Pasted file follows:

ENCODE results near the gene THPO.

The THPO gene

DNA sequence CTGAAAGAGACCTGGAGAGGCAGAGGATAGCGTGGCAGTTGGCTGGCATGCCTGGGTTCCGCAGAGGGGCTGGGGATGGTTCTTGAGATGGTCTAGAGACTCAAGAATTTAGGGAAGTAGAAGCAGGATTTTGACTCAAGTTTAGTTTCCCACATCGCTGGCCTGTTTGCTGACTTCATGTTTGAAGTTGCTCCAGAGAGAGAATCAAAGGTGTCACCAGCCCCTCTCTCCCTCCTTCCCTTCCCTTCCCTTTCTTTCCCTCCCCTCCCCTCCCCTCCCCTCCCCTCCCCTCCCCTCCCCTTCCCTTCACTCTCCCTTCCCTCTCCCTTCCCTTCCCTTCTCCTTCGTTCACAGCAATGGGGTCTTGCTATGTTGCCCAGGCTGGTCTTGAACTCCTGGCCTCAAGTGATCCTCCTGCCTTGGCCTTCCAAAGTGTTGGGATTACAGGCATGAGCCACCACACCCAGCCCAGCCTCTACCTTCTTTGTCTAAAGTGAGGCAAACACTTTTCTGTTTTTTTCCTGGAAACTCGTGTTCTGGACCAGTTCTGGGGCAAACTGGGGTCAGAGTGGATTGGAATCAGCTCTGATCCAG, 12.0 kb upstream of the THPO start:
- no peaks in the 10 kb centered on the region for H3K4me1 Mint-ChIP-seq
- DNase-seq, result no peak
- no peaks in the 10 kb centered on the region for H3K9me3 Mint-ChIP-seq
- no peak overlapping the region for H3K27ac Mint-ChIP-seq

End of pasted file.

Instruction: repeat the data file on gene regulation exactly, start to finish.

ENCODE results near the gene THPO.

The THPO gene

DNA sequence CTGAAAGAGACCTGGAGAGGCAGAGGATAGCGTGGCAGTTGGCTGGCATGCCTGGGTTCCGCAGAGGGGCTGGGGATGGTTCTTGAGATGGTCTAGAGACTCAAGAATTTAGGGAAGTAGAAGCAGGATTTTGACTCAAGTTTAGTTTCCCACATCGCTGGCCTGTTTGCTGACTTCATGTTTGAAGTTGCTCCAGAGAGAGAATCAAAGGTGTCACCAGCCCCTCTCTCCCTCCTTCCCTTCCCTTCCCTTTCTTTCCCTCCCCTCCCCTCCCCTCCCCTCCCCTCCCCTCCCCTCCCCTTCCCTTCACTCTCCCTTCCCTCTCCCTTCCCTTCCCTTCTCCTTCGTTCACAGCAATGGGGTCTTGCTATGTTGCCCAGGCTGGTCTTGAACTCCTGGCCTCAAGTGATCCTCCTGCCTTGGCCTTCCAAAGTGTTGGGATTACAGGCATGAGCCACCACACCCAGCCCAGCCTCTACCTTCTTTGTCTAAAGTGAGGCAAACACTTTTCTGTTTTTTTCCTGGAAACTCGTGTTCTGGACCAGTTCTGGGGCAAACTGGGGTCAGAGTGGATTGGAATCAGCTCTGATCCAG, 12.0 kb upstream of the THPO start:
- no peaks in the 10 kb centered on the region for H3K4me1 Mint-ChIP-seq
- DNase-seq, result no peak
- no peaks in the 10 kb centered on the region for H3K9me3 Mint-ChIP-seq
- no peak overlapping the region for H3K27ac Mint-ChIP-seq